The lights are on
You may have heard that there’s no way to actively manage your hard drive space on the Xbox One. This is by design, as a combination of cloud storage and the Xbox One hardware handles that for users.
“Xbox One was designed to make storage management automatic,” a Microsoft representative told us via email. “For saved games, settings, and other information that Xbox One customers save to the cloud, space is virtually unlimited. On the internal hard drive in each Xbox One, games and apps can be uninstalled or reinstalled instantly with the click of the Xbox One menu button.
“Saved games and settings information is retrieved from the cloud for any game as its being reinstalled. By being smart about how storage is managed, Xbox One keeps everyone playing, watching, and sharing their entertainment content rather than worry about limitations. You can also see how much storage any app uses by pressing the menu button on that app.”
In other words, storage management happens game by game and app by app. You can’t see a list of installed content in one place like you can on Xbox 360.
We followed up to ask what happens if the cloud is inaccessible (due to servicing or other outage).
“In Xbox One your game progress, purchase history, pins, and activity history available to you wherever you are when you want to play because they are stored in the cloud,” the spokesperson told us. “Everything stored locally on the console is just a cache that enables you to play offline, track achievement progress offline, and more. When you reconnect we will sync your progress in the game and sync your achievements. If you remain connected to the cloud, your game progress will always be available in the cloud so you can pick up where you left off in the game from any Xbox One you play the game on; if not, it is stored locally on the console.”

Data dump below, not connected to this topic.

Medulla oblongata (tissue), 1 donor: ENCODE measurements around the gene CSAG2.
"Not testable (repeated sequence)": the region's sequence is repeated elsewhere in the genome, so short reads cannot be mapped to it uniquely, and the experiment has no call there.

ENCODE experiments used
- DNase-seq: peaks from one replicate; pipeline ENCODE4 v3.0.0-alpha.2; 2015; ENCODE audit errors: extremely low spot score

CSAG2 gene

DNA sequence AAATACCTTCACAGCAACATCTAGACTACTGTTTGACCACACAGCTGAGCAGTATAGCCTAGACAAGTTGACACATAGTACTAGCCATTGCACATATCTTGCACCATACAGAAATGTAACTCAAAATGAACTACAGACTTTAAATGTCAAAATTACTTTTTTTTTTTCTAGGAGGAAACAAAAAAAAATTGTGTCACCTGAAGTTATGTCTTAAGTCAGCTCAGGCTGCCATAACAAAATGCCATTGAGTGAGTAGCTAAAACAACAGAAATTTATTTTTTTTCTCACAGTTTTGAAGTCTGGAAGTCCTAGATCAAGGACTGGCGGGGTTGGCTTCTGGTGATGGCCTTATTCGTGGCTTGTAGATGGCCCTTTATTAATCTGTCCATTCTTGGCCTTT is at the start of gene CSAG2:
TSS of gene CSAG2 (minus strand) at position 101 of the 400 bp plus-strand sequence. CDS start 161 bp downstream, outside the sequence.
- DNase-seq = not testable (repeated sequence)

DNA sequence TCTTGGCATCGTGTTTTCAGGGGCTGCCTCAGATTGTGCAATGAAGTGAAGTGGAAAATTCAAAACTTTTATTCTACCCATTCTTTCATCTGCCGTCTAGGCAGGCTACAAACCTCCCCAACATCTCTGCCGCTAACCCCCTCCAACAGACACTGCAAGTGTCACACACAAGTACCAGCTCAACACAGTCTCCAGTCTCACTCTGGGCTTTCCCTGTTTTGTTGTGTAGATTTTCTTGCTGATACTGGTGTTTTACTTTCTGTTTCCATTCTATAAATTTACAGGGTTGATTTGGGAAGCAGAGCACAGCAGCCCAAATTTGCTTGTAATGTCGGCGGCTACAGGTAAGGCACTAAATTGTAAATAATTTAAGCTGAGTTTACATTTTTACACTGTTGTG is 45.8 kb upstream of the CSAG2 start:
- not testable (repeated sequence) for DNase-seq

This ensures that you’ll able to play offline with your most recent progress, provided the last time you played was either connected to the cloud or offline on the same console. If the cloud should ever go down for servicing, chances are you’ll be able to access your data. For more on the Xbox One launch, check out our coverage hub and initial impressions. (Note: You do not need to be an Xbox Live Gold member to take advantage of cloud-based saves.)
Our TakeGiven the broad shift in strategy from the May announcement through post-E3, I suspect that many of these offline features were added back in. This is similar to how things work on the Xbox 360 if you opt to use cloud storage. If you’re doing that now, you should know exactly what to expect on Xbox One.
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